President-elect Barack Obama’s newly appointed chief of staff, Rahm Emanuel, served on the board of directors of the federal mortgage firm
Freddie Mac at a time when scandal was brewing at the troubled agency
and the board failed to spot “red flags,” according to government
reports reviewed by ABCNews.com.
According to a complaint later filed by the Securities and Exchange
Commission, Freddie Mac, known formally as the Federal Home Loan
Mortgage Corporation, misreported profits by billions of dollars in
order to deceive investors between the years 2000 and 2002.
Emanuel was not named in the SEC complaint but the entire board was later accused by the Office of Federal Housing Enterprise Oversight (OFHEO) of having “failed in its duty to follow up on matters brought to its attention.”
In a statement to ABCNews.com, a spokesperson said Emanuel served on
the board for “13 months-a relatively short period of time.”
The spokesperson said that while on the board, Emanuel
“believed that Freddie Mac needed to address concerns raised by
Mac agreed to pay a $50 million penalty in 2007 to settle the SEC
complaint and four top executives of the Federal Home Loan Mortgage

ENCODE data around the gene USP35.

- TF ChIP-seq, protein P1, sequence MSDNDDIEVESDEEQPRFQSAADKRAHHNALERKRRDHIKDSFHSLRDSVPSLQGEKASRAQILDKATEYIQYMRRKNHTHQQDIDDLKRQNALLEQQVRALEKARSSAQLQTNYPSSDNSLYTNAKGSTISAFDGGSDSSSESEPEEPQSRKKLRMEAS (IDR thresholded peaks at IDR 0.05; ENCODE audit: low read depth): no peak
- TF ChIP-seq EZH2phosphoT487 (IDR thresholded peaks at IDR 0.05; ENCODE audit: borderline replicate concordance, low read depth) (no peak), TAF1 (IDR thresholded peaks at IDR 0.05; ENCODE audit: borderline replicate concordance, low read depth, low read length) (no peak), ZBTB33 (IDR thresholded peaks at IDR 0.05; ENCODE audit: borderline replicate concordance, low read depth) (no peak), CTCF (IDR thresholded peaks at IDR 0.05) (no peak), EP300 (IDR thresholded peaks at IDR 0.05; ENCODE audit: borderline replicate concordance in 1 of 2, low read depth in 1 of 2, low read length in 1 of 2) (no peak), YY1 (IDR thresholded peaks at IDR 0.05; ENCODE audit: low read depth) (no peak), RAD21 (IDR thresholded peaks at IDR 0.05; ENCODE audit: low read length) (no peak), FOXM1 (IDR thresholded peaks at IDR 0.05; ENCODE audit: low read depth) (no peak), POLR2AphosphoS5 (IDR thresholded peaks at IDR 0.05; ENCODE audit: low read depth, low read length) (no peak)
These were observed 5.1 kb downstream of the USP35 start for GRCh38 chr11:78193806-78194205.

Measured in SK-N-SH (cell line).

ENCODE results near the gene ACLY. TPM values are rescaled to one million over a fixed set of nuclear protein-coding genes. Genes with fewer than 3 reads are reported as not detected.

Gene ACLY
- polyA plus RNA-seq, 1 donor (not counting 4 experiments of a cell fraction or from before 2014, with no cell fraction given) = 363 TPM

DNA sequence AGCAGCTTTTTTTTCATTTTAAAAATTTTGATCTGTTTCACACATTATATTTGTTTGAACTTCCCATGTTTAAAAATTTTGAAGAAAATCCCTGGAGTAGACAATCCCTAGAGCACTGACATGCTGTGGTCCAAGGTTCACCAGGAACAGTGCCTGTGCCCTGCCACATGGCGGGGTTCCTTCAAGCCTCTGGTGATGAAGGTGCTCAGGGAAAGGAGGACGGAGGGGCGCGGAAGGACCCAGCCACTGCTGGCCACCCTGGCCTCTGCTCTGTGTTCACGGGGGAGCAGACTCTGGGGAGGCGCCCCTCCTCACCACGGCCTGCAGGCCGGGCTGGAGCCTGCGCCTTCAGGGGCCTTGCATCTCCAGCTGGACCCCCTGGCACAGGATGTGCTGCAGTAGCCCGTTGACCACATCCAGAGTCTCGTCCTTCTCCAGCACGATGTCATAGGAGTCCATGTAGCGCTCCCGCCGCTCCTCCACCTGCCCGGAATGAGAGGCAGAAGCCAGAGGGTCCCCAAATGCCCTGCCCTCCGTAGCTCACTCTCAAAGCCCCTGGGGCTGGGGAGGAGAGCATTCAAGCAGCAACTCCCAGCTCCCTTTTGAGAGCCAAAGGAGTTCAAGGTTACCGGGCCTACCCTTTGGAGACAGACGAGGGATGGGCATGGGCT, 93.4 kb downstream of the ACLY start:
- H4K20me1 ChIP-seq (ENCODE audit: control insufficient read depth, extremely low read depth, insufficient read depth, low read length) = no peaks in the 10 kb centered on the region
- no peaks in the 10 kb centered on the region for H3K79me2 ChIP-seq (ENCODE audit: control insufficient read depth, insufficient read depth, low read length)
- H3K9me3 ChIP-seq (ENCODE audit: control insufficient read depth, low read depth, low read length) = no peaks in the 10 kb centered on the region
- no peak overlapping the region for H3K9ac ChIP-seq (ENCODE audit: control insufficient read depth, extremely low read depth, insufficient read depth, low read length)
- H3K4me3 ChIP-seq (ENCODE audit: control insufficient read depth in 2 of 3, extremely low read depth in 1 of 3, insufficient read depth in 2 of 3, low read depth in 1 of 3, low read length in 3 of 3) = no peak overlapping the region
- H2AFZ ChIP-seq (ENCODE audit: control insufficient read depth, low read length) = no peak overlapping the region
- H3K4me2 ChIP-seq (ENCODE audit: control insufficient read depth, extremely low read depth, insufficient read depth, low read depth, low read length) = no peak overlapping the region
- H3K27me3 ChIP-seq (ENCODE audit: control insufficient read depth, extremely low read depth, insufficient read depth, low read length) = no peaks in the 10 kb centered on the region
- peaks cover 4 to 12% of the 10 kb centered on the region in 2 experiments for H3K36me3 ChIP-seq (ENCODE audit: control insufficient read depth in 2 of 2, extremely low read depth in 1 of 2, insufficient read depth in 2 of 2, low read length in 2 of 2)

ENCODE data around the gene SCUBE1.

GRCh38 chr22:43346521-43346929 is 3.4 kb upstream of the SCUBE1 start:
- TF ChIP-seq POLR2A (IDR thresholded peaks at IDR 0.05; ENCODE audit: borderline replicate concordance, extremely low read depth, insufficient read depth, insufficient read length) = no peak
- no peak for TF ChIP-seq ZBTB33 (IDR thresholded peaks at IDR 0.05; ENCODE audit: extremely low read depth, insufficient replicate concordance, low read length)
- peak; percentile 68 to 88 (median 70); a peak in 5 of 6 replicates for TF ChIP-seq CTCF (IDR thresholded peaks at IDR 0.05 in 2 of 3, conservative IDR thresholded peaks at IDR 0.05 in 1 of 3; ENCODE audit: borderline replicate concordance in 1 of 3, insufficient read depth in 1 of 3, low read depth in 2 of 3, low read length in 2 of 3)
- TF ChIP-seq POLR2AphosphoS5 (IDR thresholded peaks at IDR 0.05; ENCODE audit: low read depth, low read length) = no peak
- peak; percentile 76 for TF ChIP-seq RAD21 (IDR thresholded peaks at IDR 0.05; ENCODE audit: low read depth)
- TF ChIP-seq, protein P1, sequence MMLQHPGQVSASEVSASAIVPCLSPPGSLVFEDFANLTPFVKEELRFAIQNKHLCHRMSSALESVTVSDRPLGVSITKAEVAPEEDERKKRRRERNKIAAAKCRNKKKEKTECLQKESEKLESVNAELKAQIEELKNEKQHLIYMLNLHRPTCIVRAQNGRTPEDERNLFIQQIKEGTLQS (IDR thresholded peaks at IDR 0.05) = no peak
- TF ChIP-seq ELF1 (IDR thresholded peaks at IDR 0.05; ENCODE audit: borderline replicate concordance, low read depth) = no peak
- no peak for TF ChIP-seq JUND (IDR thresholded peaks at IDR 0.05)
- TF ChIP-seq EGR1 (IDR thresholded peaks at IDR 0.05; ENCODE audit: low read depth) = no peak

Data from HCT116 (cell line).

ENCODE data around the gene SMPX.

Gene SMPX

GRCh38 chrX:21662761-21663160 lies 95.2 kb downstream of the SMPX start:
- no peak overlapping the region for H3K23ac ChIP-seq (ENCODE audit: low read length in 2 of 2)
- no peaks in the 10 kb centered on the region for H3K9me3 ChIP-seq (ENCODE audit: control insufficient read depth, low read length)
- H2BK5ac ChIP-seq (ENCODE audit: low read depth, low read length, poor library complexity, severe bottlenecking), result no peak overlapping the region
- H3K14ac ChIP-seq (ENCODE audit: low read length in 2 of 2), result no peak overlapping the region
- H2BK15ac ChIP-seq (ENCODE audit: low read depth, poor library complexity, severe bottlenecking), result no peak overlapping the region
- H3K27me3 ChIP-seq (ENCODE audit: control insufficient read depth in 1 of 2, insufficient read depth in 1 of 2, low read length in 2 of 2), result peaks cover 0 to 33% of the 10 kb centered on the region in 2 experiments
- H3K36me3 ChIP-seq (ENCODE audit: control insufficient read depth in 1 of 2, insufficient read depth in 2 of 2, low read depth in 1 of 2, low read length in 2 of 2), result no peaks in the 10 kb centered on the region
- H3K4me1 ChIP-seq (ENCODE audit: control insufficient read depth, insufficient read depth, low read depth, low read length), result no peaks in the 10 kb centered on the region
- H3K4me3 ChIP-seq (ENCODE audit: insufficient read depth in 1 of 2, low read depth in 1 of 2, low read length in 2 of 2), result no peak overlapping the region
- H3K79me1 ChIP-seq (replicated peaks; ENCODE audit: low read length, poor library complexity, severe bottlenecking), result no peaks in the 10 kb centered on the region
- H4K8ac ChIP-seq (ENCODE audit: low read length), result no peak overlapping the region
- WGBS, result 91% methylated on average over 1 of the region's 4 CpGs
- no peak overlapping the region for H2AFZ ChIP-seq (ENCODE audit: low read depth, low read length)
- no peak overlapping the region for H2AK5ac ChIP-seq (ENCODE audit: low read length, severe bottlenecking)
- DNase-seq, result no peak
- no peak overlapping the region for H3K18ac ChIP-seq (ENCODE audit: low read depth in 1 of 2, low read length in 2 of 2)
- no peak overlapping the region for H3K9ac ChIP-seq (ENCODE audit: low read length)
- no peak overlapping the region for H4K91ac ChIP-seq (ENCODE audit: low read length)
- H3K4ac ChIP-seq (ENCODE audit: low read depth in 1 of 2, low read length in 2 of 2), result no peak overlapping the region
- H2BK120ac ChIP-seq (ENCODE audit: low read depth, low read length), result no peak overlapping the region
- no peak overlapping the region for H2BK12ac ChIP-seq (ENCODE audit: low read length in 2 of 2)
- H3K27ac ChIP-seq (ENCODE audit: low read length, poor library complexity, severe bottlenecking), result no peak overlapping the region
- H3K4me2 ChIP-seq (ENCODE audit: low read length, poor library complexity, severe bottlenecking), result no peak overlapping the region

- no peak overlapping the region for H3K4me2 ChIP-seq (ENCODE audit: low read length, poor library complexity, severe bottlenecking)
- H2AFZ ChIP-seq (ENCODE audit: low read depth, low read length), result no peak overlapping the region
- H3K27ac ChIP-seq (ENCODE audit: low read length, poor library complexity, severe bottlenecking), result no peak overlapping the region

Corporation were charged with negligent conduct and, like the company,
agreed to settle the case without admitting or denying the allegations.
The federal government this year was forced to take over Freddie
Mac and a sister federal mortgage agency, Fannie Mae, pledging at least
$200 billion in public funds.
Freddie Mac records have been subpoenaed by the Justice
Department as part of its investigation of the suspect accounting
Emanuel was named to the Freddie Mac board by President Bill
Clinton in 2000 and resigned his position when he ran for Congress in
During the years 2000, 2001 and 2002, according to the SEC, Freddie Mac
substantially misrepresented its income to “present investors with the
image of a company that would continue to generate predictable and
The role of the 18-member board of directors, including Emanuel, was
not addressed in the SEC’s public action but was heavily criticized by
the oversight group (OFHEO) in 2003.
The oversight report said the board had been apprised of the
suspect accounting tactics but “failed to make reasonable inquiries of
The report also said board members appointed by the President,
such as Emanuel, serve terms that are far too short “for them to play a
meaningful role on the Board.”
As a Congressman, Emanuel recused himself from any votes dealing with Freddie Mac until just this year.
In dealing with the nation’s economic crisis, the new White
House chief of staff will almost certainly be involved in discussions
about the house and mortgage markets.
Emanuel’s spokesperson said, “As White House chief of staff he
will work with President-elect Obama and his economic advisers to help
ensure we protect taxpayers and homeowners.”